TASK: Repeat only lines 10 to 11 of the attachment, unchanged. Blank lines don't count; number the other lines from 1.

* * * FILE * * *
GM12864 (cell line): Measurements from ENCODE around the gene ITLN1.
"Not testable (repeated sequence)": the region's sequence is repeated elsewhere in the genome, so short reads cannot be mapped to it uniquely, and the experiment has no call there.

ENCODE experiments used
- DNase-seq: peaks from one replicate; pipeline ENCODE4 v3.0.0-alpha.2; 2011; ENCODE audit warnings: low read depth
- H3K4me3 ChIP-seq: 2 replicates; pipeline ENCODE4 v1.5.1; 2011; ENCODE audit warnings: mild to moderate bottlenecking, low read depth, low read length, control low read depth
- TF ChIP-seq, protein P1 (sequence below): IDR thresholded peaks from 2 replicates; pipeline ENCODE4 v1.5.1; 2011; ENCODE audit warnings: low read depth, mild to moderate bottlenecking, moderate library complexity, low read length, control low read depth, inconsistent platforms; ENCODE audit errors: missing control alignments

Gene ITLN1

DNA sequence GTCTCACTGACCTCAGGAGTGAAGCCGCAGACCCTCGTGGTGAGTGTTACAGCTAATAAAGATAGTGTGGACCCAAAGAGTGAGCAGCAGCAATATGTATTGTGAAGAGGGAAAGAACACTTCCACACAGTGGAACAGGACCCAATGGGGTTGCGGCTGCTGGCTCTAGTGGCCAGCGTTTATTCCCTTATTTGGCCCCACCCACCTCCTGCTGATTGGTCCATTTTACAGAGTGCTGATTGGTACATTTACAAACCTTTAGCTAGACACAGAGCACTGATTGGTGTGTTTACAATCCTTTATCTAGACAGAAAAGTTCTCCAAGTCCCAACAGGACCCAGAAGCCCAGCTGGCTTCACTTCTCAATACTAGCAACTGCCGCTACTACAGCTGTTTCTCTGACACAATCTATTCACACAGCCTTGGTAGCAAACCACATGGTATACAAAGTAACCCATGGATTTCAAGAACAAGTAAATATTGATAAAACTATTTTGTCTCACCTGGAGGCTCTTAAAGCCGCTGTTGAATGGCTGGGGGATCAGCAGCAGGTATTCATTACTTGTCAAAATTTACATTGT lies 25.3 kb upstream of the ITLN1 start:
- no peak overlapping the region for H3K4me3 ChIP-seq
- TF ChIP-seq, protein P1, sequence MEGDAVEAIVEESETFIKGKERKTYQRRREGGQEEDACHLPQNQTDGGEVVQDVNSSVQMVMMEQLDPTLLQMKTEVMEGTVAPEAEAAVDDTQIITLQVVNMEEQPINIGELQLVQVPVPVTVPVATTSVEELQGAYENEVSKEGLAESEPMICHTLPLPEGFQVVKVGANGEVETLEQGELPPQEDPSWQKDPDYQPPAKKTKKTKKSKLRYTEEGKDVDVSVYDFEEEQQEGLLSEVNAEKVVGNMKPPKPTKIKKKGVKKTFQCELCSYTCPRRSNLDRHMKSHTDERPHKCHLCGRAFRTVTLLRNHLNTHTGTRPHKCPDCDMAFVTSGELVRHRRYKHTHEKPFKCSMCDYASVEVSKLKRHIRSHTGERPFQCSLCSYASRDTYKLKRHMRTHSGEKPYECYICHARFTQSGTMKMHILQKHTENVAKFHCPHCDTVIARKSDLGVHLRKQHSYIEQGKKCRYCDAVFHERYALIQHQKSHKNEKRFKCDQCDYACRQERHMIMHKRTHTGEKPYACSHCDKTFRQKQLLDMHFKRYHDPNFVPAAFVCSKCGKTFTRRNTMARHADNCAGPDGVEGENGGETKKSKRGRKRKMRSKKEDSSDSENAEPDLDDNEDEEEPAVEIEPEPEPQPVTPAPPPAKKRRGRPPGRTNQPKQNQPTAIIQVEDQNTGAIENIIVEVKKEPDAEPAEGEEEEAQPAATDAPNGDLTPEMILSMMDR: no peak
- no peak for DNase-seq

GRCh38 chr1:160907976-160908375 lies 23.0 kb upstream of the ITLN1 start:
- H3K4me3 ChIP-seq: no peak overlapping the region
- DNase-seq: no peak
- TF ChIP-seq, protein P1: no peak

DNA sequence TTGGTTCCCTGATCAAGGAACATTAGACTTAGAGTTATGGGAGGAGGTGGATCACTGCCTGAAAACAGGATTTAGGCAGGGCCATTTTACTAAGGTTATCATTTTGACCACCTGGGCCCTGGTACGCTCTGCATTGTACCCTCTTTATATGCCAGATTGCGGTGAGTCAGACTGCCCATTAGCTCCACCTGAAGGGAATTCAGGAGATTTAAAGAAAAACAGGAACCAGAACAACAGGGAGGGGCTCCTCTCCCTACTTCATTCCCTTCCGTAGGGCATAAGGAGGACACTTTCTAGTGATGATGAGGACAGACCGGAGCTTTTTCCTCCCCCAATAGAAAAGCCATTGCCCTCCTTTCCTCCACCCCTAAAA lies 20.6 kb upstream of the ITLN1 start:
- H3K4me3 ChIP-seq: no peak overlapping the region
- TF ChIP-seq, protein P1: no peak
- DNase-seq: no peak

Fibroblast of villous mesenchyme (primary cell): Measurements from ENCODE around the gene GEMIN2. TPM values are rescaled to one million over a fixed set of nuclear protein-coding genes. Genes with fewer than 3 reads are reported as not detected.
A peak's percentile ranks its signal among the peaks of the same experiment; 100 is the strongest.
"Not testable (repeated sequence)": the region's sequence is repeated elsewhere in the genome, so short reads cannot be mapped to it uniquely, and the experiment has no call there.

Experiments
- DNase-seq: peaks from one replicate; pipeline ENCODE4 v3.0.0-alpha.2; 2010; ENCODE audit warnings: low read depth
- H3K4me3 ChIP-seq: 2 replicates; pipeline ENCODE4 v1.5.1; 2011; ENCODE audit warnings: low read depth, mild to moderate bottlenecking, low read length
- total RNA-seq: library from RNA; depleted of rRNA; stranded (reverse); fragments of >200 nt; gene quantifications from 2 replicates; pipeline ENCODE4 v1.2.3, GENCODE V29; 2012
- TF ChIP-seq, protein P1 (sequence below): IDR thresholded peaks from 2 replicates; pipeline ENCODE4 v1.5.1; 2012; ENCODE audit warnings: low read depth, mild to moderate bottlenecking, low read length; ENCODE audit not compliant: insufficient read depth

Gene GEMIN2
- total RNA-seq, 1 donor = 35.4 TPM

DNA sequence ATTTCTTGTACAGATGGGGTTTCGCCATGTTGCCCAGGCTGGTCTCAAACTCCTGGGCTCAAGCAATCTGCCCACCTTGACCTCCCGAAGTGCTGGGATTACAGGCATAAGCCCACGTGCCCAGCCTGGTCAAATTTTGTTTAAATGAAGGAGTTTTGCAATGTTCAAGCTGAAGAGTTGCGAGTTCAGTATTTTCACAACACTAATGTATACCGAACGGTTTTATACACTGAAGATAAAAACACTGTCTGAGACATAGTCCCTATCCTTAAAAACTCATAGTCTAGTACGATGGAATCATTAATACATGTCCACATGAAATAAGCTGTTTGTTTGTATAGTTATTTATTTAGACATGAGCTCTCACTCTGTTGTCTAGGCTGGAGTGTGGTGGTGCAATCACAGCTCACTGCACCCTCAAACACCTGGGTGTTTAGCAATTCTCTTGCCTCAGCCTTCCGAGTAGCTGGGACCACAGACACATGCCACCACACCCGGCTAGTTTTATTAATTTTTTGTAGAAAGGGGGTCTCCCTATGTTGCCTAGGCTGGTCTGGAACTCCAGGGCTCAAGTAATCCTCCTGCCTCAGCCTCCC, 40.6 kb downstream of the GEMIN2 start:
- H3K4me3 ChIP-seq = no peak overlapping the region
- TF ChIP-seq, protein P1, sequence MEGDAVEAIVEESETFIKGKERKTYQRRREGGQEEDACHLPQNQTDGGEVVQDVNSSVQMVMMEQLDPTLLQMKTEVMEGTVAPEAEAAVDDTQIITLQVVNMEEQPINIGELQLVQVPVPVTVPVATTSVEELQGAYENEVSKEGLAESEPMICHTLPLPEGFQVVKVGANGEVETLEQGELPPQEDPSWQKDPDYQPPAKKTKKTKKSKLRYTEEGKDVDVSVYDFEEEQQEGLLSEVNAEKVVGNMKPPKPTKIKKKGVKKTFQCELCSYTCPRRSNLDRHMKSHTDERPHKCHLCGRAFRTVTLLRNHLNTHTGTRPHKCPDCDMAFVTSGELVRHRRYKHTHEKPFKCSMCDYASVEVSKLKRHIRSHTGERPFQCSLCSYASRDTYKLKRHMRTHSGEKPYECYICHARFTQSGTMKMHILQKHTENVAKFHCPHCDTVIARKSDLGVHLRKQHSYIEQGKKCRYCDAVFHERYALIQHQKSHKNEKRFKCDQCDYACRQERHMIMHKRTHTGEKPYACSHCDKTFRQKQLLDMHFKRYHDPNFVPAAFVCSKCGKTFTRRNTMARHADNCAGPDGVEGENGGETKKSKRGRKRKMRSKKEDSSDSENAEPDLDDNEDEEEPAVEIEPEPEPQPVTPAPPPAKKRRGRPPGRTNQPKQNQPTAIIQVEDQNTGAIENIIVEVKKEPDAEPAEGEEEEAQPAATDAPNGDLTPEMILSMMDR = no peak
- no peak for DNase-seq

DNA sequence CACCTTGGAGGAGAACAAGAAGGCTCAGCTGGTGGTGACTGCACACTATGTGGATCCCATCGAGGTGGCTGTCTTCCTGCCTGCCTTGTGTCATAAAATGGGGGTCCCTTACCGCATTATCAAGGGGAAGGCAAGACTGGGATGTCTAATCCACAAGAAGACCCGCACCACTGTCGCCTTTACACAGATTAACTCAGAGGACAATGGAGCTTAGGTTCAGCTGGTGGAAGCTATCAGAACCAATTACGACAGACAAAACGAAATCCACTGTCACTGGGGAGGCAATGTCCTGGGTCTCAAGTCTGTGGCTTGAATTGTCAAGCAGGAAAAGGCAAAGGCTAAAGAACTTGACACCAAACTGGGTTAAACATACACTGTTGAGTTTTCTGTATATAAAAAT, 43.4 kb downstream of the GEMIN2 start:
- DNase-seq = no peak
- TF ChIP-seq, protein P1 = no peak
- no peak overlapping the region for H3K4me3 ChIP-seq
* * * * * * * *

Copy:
- TF ChIP-seq, protein P1, sequence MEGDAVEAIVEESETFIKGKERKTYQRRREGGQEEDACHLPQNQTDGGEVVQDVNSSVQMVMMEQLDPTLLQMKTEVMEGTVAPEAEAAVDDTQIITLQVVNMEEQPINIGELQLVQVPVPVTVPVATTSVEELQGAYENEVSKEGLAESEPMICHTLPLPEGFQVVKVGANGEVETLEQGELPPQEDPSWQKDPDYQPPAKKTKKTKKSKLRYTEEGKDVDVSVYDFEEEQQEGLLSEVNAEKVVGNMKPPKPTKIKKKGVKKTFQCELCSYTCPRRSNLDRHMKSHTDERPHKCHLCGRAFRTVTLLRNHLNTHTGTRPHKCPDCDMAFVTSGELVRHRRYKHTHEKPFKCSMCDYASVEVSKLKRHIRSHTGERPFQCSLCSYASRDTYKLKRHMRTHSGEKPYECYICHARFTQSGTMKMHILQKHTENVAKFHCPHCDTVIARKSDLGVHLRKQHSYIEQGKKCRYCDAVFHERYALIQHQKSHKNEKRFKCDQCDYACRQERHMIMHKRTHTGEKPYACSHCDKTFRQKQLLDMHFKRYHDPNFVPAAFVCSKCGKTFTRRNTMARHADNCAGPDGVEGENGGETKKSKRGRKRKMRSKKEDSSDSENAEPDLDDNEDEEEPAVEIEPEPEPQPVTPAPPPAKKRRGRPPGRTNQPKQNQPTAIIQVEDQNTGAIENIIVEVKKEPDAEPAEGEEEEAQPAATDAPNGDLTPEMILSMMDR: no peak
- no peak for DNase-seq